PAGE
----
Friday, May 07, 2004
Well, if this blog ever had readers, they've surely drifted off by now, but I'll struggle to keep up the fiction. Apologies for dropping off the map. All I can plead in mitigation is the unremitting gall of employers who actually want projects finished on schedule. It's been heads-down time here for a good month and a half. It's not just this blog that has suffered; I've basically been out of touch the whole time, and there's a lot of news to get caught up on before I would have anything to say about it that anyone else would think were worth reading.
I notice, however, that Steven Den Beste is still in a funk over the quality of feedback he receives. And what I have to say in just a bit will no doubt qualify, in his mind, as just the sort of sideline trees-instead-of-the-forest nitpicking he complains about.
I wind up agreeing with Steven most of the time. Every once in a while, one of the overtones of what he has said will make me uneasy, but there is very little of his output with which I would disagree, and, most times, very little (if anything) that I would add to it, and anyway he says it a whole hell of a lot better than I would. (I like to flatter myself that this has something to do with the relative amounts of free time each of us has, to say nothing of the fact that writing, like any other art, improves with exercise. If I should ever find myself with sufficient leisure, though, Steven, I'll be gunning for you. Just letting you know, is all.) If I don't have anything of my own to say, I'm not going to waste space here posting that nothing, nor will I waste anyone else's time (again, keeping up the fiction) grinding through "I agree," "me too," and "read this." Steven runs one of the only two blogs, so far as I know, that have ever linked here (the other being Emperor Misha); I assume anyone who winds up here will already be an avid reader of USS Clueless, and will already have seen whatever I might otherwise link. The same applies to any email I might send.
Still, there's that funk to worry about. What worries me about it is that it has much the same feel to it as was present and growing in Steven's posts on his discussion groups just before he pulled the plug on them. And the overall sense I get from his recent posts on the topic is, he'd like, every once in a while, to have the sense that there are at least decent odds of finding something in his inbox that makes it worth the effort of firing up the damn program and slogging through everything else.
I hope you realize, Steven, that's a very tall order. Even if we overlook the torrent of spam, and the residual drip, drip, drip of pointless "gotcha!"s, both of which already have the scales heavily tilted the other way, it's an intimidating assignment. "Attaboy!" only goes so far, and it doesn't work more than a couple of times, even assuming you have any reason to think my approbation is worth something. The alternative is, actually coming up with something just as interesting to say back, but that takes a lot more work.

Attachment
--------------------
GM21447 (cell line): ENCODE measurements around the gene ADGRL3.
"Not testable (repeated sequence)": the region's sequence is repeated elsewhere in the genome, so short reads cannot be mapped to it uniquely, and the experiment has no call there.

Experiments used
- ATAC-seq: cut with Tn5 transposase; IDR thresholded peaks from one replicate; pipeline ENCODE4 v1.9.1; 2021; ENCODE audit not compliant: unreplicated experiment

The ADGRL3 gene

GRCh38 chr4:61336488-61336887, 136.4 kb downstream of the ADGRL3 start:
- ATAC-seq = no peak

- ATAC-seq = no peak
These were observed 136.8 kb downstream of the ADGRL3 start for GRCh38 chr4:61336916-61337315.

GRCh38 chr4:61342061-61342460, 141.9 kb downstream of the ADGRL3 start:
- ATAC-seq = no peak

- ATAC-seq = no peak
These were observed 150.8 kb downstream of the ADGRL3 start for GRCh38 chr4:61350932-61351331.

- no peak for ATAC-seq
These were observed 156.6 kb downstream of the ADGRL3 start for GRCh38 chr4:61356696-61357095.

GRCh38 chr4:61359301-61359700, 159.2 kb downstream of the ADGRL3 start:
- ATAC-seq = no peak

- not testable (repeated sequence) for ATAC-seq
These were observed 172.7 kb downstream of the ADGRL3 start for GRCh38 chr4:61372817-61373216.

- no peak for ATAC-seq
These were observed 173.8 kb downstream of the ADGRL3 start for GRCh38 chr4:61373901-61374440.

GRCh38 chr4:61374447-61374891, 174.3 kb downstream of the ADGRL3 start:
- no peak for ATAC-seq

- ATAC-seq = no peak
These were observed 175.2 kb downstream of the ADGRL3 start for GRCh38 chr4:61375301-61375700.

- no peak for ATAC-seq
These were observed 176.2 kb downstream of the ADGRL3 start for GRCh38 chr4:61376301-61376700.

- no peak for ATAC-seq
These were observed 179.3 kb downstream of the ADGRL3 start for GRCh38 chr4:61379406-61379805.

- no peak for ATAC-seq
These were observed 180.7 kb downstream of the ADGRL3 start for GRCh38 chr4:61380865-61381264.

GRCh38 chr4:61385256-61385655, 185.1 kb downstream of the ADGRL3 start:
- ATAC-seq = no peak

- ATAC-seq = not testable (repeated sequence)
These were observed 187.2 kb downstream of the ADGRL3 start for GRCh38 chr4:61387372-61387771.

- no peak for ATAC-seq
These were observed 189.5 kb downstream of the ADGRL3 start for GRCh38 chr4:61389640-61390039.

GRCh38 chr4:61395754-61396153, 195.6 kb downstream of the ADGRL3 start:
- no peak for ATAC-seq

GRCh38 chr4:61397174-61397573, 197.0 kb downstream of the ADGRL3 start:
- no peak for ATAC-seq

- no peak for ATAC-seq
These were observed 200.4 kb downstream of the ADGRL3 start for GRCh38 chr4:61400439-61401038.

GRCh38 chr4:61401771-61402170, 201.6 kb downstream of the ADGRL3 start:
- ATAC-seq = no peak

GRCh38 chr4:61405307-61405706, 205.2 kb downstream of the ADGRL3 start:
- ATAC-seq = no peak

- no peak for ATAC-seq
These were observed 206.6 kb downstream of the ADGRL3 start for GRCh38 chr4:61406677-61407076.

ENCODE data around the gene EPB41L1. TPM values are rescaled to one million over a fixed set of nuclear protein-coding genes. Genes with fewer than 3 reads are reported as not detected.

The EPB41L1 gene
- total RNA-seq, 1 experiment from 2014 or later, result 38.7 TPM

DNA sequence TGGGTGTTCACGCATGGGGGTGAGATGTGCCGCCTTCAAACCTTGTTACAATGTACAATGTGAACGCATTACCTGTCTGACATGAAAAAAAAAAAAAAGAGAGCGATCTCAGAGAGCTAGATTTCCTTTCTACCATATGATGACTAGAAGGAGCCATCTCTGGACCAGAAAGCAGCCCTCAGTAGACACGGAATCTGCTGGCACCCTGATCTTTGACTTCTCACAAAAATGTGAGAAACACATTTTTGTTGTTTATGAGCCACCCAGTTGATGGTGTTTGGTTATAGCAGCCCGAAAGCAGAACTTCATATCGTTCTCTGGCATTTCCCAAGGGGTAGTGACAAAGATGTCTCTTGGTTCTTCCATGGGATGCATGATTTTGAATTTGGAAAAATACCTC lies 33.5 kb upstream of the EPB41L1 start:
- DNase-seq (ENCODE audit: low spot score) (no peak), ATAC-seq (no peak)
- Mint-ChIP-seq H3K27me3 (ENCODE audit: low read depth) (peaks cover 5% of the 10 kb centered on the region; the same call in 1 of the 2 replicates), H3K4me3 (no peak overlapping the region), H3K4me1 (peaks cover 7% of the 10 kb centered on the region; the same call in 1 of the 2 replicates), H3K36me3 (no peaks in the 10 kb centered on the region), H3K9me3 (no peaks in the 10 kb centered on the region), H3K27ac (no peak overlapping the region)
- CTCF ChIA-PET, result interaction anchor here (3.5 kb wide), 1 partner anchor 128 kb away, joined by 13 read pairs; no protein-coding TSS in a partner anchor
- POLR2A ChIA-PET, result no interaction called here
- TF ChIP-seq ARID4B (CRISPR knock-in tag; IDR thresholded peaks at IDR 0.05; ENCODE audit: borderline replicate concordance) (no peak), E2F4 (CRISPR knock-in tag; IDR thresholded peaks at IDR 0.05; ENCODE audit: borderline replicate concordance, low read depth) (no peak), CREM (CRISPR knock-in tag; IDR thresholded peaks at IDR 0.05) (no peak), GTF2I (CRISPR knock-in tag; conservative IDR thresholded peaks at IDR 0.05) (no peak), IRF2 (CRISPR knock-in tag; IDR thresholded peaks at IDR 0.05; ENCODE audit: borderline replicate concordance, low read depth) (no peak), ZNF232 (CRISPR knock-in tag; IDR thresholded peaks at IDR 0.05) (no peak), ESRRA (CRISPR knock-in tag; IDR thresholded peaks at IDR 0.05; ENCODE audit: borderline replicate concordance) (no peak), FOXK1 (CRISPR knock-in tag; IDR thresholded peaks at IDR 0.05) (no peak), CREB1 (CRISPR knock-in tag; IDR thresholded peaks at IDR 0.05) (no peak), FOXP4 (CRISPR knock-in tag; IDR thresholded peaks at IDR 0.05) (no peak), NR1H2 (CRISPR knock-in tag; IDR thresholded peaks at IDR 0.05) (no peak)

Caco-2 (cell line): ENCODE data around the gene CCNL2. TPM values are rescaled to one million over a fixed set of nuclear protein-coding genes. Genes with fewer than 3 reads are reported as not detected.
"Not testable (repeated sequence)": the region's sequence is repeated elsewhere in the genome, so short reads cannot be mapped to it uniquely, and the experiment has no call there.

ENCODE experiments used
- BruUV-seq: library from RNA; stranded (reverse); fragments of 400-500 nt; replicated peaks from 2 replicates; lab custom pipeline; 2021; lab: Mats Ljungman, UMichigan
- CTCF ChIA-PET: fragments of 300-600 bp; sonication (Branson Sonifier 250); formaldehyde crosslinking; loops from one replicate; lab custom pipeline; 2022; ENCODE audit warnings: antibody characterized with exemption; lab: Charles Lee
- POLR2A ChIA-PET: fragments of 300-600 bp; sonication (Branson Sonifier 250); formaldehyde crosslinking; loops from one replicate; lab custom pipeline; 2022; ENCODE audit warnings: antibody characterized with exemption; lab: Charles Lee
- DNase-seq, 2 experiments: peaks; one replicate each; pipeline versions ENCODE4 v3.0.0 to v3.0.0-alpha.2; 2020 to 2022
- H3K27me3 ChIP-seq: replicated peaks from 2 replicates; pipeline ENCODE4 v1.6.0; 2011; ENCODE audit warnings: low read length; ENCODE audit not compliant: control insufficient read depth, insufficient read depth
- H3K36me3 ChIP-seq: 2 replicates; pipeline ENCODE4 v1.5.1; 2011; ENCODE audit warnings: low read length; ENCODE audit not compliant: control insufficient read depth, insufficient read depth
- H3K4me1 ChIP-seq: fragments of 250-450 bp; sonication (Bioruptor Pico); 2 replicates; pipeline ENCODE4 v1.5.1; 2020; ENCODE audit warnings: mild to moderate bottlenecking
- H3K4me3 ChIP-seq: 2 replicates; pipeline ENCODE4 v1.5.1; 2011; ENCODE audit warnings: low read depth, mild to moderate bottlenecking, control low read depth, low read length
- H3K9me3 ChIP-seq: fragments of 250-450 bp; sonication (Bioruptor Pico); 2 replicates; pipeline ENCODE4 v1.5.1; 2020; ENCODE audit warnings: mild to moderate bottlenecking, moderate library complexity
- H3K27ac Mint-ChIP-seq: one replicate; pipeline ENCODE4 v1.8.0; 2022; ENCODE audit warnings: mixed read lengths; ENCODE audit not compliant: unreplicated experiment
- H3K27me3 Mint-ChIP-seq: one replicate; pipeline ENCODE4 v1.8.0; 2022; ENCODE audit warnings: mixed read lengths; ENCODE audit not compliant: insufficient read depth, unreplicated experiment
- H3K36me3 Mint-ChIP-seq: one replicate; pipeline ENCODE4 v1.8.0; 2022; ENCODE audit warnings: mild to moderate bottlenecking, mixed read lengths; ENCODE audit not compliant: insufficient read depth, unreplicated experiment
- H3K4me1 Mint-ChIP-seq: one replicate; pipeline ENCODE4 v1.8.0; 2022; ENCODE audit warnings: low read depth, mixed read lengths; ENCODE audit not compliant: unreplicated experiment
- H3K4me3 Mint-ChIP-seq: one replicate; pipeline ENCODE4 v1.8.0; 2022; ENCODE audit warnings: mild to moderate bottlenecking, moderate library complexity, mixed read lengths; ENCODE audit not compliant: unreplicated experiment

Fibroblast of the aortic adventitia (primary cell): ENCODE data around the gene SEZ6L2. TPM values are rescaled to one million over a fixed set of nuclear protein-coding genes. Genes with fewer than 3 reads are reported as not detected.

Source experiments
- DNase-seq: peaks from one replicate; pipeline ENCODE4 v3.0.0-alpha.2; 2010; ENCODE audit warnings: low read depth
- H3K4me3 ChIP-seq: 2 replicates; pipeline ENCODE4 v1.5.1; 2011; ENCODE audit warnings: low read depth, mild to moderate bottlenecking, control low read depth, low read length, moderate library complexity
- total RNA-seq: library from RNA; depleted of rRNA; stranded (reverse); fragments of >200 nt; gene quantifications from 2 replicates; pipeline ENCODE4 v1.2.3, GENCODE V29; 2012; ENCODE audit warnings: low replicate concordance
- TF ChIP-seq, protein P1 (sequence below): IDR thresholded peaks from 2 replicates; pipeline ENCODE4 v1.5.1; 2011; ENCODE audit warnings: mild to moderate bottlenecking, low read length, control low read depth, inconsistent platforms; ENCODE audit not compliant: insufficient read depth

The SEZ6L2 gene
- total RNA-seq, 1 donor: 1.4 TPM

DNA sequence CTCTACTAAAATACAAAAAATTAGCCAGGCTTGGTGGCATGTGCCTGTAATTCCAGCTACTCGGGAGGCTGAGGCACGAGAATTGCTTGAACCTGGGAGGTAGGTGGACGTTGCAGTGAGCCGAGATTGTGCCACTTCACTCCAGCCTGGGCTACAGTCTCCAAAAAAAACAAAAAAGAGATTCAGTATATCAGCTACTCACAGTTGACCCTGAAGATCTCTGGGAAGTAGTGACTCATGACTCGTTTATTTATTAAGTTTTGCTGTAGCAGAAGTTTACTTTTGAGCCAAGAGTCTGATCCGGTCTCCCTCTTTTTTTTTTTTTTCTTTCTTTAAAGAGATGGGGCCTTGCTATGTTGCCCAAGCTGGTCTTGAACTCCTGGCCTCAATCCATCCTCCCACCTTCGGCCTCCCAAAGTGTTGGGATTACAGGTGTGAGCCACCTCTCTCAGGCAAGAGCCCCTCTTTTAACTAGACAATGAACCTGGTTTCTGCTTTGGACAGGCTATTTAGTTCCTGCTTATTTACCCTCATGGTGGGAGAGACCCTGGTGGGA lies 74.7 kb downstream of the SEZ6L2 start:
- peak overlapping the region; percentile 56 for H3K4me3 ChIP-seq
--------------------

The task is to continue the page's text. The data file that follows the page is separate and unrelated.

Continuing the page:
OK, that said, here's the potshot I alluded to above, again addressing those troubling overtones. Actually, I have two of them. First, it's "rights," Steven, not "natural rights." The important part is that there be things government cannot do. Where those rights arise, whether from the nature of government, or from the nature of man, or from philosophy, or from law, or what have you, is unimportant, and the term "natural rights" has some legal baggage you might not want to tote along.
Second, the idea of "perpetual revolution" is troubling. Human nature is what it is; it effortlessly defeats any attempt to change it, and clobbers any scheme predicated upon its being somehow different. And it is human nature itself, in the last analysis, that drives the determination of the proper forms and powers of government. So there is no intrinsic value in "change" apart from the merits (or lack thereof) of a particular proposal; it is far more important that the law be known -- which includes that it be stable -- than that it be just; and we've been at it for a few centuries, now, refining this, that, and the other, and pretty much have most things right already. And I must say, I find it difficult to reconcile your admiration for the idea of "perpetual revolution" with what, to paraphrase Aristotle, anyone must have before he comes to the study of engineering: "If it ain't broke, don't fix it." The remarkable thing about our government is its long-running stability. The world has seen tyrannies, whether stable or fragile, one after another, with dreary monotony, for millennia; it has also seen, here and there, the occasional short-lived outbreak of freedom, and usually they shake themselves apart. Ours is the only one that has lasted.
(I should perhaps clarify what I mean when I say, "Human nature is what it is." The trouble is, it would take much more time than I have right now. Let's see if this does the trick, though: "Law" is to "justice" is to "human nature," what "statement" is to "truth" is to "fact." What I want to avoid, here, is any confusion arising from the failure to distinguish between human nature itself, on the one hand, and all the -- mutually contradictory -- systems that have attempted to describe and/or control it, on the other. My statement about the knowability of the law being more important than its justice, though, is in a different category; it depends upon a specific view of human nature, and thus invites all those mutually contradictory systems to take their whacks at it.)
Moving on to a different post, here's a final observation. One of the indications -- I was going to say "stigmata" -- of "p-idealist" thought is the attempting to explain the behavior of multitudes in terms of specific personal motives.
For the more forensically inclined